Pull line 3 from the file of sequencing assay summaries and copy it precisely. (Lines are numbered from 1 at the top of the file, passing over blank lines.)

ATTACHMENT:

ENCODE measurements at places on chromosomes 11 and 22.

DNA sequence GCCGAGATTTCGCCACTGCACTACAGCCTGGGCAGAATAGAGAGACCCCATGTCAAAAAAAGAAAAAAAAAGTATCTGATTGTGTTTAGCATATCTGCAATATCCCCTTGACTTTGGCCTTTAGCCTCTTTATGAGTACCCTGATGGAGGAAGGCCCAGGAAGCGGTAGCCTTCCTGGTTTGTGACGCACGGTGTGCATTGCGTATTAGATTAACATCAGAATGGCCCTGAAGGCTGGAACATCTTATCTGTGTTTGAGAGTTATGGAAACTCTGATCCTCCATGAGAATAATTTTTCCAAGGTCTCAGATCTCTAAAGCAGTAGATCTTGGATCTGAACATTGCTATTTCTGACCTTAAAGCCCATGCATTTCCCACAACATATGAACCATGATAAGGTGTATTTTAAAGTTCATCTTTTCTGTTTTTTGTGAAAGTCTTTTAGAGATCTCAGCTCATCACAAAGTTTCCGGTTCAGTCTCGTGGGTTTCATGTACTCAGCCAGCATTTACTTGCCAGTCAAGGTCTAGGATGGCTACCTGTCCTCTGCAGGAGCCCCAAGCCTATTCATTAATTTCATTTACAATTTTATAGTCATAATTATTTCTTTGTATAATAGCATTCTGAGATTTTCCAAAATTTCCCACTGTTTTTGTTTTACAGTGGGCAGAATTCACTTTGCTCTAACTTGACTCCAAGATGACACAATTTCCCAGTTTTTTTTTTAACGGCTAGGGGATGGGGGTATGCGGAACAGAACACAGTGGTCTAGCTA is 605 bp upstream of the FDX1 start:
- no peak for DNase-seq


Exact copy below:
- no peak for DNase-seq